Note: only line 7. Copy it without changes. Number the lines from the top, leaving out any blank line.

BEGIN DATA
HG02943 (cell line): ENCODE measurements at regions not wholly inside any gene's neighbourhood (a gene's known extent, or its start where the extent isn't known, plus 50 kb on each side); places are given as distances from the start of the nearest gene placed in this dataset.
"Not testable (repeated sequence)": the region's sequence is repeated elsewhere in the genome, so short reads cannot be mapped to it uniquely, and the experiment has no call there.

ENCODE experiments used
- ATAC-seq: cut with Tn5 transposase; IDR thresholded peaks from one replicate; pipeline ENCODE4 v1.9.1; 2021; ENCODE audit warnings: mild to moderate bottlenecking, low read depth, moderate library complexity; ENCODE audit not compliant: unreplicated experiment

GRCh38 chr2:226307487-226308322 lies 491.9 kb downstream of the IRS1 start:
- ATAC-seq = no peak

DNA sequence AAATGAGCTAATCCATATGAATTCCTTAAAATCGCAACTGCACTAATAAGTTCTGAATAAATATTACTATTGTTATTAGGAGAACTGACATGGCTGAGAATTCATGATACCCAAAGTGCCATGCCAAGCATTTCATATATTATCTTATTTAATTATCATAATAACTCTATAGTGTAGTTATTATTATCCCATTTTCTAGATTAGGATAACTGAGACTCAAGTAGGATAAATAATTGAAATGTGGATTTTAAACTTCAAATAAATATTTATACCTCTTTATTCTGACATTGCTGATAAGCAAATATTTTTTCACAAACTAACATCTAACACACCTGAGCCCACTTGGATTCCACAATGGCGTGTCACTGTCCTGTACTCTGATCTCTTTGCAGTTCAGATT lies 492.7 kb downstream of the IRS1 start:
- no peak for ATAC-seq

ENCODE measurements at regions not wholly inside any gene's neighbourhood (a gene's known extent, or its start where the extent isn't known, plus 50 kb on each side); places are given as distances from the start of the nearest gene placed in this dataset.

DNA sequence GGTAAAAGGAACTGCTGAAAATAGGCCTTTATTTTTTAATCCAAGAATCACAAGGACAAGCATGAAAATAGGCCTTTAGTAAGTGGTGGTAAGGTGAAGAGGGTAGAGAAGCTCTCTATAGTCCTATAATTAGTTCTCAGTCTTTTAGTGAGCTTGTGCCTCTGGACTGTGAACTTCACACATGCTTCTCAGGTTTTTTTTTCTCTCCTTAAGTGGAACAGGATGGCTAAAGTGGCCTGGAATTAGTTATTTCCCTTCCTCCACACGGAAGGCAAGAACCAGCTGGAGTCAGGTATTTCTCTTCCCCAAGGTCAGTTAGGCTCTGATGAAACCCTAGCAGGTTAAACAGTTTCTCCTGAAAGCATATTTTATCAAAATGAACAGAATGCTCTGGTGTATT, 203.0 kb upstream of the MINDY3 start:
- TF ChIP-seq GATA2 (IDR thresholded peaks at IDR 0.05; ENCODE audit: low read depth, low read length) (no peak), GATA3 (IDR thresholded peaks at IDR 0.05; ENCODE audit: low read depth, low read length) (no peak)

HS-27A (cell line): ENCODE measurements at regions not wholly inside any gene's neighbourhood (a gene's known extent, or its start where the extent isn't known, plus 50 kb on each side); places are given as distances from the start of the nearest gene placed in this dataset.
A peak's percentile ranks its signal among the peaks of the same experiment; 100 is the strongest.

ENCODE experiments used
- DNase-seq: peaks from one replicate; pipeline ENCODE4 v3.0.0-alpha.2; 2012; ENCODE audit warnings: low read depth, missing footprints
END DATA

DNA sequence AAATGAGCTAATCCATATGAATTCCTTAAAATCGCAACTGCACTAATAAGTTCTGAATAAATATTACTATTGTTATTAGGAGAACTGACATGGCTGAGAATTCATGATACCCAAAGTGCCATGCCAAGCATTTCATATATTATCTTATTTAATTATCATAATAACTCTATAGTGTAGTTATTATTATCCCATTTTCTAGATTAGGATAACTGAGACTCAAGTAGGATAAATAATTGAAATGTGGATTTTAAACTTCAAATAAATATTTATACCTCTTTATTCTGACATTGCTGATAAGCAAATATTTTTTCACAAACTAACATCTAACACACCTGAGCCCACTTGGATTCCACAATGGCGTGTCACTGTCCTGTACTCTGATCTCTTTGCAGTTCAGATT lies 492.7 kb downstream of the IRS1 start: